Considering that the official dollar is “subsidized” (artificially low), it is expected that the government will prevent those who benefit from this regime from having access to other assets out of its control. That said, the lack of technical suitability of the rule arises two relevant questions: 1) how do they know if the interested party had access to the crypto market and 2) how assets held on Exchanges are considered.
Regarding the first question, it should be defined to what extent those companies engaged with crypto trading are under the scope of an information regime and what data should publish and before whom. This is a grey area due to the lack of a regulatory and legal framework. For example, PSP are regulated by the Central Bank whilst crypto trading platforms are not. Even though they are inter-connected, they can be different companies.
Regarding the second question, it is important to point out that, in centralized systems like the Exchanges, the party who holds the cryptoassets is the platform that assigns a portion thereof to the user. In this sense, whenever someone purchases cryptocurrencies in an Exchange, the investor has to transfer them to a wallet owned by him/her outside the platform as the only way “to receive cryptoassets”. The fact that a media like Cointelegraph echoes this type of information is not helpful for the local crypto environment. However, this can represent opportunities for companies seeking to operate legally and efficiently in these markets.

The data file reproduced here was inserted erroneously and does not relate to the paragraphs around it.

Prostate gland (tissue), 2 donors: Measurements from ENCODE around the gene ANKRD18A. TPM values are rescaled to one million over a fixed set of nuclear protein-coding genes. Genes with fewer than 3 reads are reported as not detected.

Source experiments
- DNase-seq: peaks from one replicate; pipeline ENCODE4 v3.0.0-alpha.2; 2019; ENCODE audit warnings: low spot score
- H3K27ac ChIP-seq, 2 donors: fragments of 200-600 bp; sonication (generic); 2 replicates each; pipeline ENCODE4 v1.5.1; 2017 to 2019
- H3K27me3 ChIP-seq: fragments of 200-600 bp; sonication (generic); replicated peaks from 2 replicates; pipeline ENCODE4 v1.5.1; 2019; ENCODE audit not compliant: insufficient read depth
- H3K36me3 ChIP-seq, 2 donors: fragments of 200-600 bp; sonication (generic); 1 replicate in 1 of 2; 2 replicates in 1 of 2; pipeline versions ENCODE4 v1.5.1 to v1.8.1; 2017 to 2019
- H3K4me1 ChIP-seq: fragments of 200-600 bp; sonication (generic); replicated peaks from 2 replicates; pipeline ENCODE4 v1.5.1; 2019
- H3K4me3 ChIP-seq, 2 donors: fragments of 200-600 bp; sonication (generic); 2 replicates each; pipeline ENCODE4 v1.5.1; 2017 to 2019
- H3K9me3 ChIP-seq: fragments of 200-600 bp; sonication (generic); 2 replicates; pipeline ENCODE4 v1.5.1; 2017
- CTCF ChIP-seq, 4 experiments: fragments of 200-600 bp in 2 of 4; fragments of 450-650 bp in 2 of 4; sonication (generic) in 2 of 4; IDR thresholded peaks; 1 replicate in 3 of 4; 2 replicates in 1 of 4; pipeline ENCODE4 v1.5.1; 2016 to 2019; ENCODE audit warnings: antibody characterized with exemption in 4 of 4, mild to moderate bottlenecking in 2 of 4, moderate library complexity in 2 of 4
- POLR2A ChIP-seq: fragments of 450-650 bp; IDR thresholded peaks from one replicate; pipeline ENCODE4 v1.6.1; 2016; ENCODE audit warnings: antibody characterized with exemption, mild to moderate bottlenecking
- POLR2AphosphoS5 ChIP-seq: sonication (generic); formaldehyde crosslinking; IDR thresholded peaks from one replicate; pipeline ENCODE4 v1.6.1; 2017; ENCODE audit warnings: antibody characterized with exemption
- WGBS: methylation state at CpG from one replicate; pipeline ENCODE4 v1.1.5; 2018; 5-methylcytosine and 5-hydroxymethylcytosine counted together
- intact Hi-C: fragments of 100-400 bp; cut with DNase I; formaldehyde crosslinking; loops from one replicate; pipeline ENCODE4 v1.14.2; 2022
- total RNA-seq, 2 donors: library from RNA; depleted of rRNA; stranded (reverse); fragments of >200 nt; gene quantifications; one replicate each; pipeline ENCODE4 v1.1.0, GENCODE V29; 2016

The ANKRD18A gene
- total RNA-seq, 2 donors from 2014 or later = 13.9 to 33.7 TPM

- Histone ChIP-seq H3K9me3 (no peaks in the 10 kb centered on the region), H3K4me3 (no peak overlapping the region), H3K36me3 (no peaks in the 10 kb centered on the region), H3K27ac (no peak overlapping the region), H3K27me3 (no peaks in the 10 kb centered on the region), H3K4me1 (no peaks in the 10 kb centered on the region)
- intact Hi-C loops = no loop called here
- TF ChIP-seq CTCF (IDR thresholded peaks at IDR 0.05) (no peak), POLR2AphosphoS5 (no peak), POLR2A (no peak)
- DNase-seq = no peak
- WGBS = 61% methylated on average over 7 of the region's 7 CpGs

Money transfer

Worldwide migration hit a historical record, as reported by iProfesional, reason why money transfer became a flourishing business. Factors like inflation, devaluation and exchange restrictions together with the fact that many young people leave the country and/or work for foreign companies have converged to make Argentina a hub for projects focused on transnational transactions in an efficient and quickly way. We recommend this article published by Infobae on Argentinean workers and employees working remote for foreign companies with salaries in cryptocurrencies.

Technological Infrastructure

Even though big cities have a good connectivity and almost everyone has a device with access to a FinTech platform, the truth is the situation varies throughout the country. This can represent an additional challenge upon generating a “finance democratization” through these tools.
This is another “gap” apart from cultural, educational and economic differences. FinTech potential will require to be developed with some proposals including “hardware” equipment. This fact can represent a business opportunity for those companies engaged with this type of infrastructure services.


Argentina and its macroeconomics can become a hub for financial and technological businesses. It is important to have a detailed scheme of the needs and problems for the development of innovative and profitable solutions. From our Law Firm, we are at your disposal to advise you professionally on transforming projects for a better performance of technological platforms aiming to boost financial inclusion.

Diego J. Nunes
Estudio Nunes & Asoc.